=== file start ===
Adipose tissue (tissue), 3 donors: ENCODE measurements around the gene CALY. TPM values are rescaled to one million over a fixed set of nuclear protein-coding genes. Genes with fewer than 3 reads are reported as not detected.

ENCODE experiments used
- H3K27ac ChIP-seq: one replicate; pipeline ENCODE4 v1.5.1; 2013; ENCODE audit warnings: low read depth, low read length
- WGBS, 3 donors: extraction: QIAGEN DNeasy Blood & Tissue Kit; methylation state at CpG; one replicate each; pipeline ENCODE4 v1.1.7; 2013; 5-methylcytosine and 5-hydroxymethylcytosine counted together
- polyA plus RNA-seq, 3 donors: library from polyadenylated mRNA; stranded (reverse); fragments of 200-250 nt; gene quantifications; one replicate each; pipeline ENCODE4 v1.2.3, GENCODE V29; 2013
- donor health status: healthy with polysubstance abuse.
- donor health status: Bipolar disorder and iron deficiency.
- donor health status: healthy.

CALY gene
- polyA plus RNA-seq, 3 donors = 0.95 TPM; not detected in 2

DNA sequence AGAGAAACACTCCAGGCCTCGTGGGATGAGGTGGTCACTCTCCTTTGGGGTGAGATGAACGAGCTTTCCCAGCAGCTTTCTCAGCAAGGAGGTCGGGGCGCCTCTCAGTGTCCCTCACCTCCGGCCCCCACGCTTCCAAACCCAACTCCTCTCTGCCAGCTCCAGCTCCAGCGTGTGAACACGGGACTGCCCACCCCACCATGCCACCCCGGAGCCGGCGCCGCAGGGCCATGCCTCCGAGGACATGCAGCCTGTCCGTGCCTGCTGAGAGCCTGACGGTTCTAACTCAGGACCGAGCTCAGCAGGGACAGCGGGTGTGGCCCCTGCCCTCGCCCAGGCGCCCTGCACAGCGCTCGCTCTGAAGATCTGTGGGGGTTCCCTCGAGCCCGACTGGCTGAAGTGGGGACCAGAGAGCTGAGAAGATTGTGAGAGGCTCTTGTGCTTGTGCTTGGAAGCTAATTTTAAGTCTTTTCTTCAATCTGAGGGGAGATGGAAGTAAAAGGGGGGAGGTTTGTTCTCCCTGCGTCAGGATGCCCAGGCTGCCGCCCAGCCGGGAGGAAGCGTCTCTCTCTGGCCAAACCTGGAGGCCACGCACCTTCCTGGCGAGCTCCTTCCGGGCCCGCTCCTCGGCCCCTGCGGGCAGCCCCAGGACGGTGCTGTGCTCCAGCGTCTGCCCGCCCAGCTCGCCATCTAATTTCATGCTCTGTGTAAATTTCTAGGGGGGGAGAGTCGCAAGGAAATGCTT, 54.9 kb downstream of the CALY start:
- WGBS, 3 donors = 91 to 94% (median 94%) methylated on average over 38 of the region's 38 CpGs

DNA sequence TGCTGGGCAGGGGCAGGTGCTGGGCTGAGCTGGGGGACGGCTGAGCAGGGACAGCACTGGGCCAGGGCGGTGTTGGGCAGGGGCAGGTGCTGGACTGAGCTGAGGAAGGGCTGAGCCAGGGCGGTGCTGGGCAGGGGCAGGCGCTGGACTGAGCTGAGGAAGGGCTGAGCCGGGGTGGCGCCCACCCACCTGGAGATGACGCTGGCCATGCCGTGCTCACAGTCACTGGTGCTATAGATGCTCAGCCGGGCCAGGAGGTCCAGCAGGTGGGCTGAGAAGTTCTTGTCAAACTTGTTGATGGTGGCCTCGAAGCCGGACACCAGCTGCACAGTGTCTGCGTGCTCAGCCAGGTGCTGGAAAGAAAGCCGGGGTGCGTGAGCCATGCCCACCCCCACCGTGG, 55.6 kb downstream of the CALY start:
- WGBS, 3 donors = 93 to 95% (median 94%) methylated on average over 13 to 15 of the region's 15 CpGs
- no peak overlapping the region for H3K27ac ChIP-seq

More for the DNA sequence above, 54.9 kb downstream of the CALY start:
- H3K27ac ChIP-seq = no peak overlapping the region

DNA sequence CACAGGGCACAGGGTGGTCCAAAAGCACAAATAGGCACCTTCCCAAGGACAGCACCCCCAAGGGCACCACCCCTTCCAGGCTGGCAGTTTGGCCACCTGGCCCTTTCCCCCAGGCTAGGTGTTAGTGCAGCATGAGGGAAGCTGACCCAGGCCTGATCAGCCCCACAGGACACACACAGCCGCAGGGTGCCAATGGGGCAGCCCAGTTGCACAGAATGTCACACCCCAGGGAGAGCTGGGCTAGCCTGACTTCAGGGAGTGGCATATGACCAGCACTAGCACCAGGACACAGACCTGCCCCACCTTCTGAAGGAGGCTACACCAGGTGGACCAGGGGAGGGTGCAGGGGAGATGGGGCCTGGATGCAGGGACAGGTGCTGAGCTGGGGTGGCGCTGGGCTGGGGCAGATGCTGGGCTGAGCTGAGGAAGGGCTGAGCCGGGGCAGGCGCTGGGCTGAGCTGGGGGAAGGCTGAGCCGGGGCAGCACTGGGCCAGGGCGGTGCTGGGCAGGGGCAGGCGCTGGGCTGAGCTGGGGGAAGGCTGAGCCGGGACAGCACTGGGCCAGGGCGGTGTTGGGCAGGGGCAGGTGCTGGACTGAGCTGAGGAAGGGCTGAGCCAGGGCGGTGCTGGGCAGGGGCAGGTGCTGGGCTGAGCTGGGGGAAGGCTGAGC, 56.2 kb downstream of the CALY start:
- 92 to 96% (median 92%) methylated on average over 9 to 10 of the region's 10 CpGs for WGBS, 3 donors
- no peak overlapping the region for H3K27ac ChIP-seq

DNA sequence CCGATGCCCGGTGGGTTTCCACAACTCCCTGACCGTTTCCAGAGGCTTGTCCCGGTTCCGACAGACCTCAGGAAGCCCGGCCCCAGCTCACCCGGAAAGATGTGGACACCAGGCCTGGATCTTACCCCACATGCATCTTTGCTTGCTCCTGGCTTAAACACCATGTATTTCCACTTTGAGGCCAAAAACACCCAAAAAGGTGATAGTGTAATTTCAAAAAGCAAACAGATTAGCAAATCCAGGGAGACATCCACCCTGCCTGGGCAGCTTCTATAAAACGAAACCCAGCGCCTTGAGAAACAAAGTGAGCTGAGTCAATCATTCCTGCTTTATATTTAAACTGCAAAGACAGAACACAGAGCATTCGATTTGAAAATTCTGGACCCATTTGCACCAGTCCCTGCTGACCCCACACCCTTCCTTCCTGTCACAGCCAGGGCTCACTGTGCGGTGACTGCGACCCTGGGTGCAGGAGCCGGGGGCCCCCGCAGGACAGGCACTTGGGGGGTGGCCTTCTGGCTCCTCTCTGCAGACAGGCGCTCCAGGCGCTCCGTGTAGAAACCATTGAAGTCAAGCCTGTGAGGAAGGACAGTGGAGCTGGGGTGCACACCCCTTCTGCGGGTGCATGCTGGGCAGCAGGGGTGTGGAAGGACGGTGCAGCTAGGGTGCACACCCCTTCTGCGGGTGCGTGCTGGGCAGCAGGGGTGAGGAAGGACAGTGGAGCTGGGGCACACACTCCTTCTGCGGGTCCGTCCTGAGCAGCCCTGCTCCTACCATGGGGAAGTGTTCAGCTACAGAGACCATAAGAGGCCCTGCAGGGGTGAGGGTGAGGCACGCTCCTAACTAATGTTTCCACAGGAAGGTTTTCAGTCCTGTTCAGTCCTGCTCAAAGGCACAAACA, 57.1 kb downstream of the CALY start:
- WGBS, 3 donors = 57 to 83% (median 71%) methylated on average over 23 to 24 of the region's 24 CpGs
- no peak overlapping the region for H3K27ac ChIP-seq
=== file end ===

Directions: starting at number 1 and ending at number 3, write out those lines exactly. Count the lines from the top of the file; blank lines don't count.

Adipose tissue (tissue), 3 donors: ENCODE measurements around the gene CALY. TPM values are rescaled to one million over a fixed set of nuclear protein-coding genes. Genes with fewer than 3 reads are reported as not detected.

ENCODE experiments used
- H3K27ac ChIP-seq: one replicate; pipeline ENCODE4 v1.5.1; 2013; ENCODE audit warnings: low read depth, low read length